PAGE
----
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How to Achieve Awesome Mid Bass.

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Member - Posts: 1
Member spacespace
Joined: June 04, 2007
Location: United States
Posted: June 30, 2008 at 10:16 AM / IP Logged  
Lots of good information Speakermakers. Thanks. You mention in the post using an "enclosure with a large resistive hole." for midbass and midrange speakers. Midrange enclosures is a topic I've been researching and can't really find even a general rule of thunb for. Or I guess I should say, the proper way to mount them for best SQ and accuracy. Subs are easy enough using software, speaker parameters, and listening experience but with mids, what is "accurate" for their reproduction? I've used sealed back mids and regular open back. They've been door mounted, kick panel, door pod, and dash mounted and all sound pretty good while covering the required frequency spectrum. But I've also noticed that changing the enclosure size, stuffing, even the enclosure shape all have an effect on the sound to an extent. How do I know what the mid is producing from the enclosure is truely accurate musical information, and not adversely affected BY the enclosure?
Member - Posts: 10
Member spacespace
Joined: March 04, 2008
Location: Oregon, United States
Posted: July 14, 2008 at 9:05 PM / IP Logged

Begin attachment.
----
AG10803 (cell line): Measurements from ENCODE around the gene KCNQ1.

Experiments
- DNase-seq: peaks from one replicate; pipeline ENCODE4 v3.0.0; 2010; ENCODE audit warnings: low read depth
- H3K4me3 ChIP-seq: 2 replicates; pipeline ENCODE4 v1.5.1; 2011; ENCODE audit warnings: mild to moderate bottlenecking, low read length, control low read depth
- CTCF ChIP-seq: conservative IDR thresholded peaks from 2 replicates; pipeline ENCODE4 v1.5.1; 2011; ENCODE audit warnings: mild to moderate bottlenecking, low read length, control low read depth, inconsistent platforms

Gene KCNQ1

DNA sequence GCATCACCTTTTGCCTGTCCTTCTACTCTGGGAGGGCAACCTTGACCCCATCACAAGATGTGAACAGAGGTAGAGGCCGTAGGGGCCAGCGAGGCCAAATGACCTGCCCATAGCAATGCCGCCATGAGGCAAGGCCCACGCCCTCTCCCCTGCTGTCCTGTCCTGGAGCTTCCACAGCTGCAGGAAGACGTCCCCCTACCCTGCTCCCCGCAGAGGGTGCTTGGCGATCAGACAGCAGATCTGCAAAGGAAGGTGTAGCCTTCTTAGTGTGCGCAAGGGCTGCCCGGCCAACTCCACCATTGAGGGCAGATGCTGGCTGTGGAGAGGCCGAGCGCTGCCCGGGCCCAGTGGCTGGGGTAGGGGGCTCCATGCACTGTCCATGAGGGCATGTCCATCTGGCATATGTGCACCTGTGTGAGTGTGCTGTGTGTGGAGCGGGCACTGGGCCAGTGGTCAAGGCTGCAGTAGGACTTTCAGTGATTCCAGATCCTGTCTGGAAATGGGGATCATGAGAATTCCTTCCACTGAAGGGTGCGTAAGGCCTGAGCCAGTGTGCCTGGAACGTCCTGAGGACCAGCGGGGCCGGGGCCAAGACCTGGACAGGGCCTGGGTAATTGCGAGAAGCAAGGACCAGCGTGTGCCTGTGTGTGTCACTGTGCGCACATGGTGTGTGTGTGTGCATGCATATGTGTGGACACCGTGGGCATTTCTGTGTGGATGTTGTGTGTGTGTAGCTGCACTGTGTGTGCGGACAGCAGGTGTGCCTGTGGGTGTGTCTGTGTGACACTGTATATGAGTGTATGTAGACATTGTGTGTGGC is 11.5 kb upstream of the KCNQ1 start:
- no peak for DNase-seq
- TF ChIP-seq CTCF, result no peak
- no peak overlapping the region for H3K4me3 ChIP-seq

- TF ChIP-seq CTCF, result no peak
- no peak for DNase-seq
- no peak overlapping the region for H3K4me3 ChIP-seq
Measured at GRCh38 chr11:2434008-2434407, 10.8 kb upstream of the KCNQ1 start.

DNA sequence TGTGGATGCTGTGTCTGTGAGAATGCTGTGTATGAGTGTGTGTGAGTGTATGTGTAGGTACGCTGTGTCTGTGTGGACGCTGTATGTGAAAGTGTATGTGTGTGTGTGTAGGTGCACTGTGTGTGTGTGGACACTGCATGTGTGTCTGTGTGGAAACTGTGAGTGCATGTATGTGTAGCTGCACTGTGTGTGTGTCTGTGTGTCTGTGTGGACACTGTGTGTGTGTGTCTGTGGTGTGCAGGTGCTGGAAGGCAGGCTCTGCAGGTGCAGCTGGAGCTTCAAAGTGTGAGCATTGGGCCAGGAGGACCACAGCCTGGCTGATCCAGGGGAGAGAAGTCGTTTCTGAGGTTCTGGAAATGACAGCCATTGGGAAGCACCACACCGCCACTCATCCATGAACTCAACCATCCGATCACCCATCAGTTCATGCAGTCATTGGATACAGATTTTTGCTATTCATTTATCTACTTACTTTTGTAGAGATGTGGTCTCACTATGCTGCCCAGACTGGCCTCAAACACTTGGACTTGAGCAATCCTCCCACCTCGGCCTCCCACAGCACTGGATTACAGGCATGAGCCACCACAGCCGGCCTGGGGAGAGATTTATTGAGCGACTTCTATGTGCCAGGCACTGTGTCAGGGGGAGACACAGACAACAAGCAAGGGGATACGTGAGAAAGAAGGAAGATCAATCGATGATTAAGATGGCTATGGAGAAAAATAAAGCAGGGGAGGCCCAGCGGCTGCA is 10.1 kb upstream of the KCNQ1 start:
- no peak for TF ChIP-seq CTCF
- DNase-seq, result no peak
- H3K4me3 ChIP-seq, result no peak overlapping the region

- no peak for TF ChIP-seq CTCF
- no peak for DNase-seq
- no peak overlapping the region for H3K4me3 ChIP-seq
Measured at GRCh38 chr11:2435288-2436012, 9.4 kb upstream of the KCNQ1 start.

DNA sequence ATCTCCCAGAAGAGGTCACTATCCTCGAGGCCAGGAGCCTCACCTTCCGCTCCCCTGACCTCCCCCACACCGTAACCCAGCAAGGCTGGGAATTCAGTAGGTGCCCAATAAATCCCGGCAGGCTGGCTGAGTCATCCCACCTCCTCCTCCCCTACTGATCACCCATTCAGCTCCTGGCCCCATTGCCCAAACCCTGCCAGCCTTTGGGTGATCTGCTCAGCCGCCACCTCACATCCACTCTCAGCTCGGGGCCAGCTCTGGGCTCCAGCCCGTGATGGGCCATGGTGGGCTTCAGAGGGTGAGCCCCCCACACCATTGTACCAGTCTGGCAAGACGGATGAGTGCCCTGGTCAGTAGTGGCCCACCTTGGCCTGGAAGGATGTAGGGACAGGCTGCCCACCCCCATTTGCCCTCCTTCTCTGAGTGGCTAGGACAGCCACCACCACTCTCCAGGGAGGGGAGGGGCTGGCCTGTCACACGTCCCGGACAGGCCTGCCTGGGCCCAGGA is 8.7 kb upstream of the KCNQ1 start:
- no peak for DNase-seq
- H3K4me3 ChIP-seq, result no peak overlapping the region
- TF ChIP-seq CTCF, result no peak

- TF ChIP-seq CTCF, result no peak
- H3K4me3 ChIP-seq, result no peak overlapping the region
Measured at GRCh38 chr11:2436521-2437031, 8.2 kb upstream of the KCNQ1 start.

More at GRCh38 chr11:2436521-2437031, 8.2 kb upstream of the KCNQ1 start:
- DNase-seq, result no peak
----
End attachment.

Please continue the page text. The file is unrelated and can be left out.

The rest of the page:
This is a very interesting thread, and I hope I'm getting the right ideas, as I dial in my newly-installed car stereo.  Please help me with the following questions.

speakermakers wrote:
In the case of midbasses pay attention to the phase at the lower limit of the driver (crossover point).

If my crossover point is 85Hz, does this mean I'd want to pay particular attention to the 85Hz wavelength, and where my listening position is located within the phase of the 85Hz wavelength?

speakermakers wrote:
Though phase angle changes with frequency it is not a concern. As long as phase is consistent with other drivers emitting that same frequency band at that frequency. Shifts in phase due to changing wave length (frequency) occur naturally and are undetectable by the human ear so long as they are not drastic shifts (like those caused by poor enclosure and crossover design). Use a wave length calculator to determine the wave length at the crossover frequency of a driver. Knowing the physical size of this wave will help you understand how much phase will be affected by any distance changes you might make.

Do I understand this right?  If a given frequency has a wavelength of "x," and I move the driver 1/2x (one-half x), the wave's phase would be 180 degrees different from where it was originally.

speakermakers wrote:
Regardless of the degree of phase shift be prepared to compensate for acoustic loss any time a phase shift is encountered. This is why there is typically a ripple in the frequency response at a crossover point. Even with a good crossover design.

In this case, do you compensate by boosting the affected frequency?

speakermakers wrote:
Keep all of your phase sensitive drivers, such as mid basses and mid ranges (group delay afflicted might be a better term) crossed over (hi passed)at 12db or better and at twice the resonance (Fs). All speakers are least accurate at or near resonance (Fs).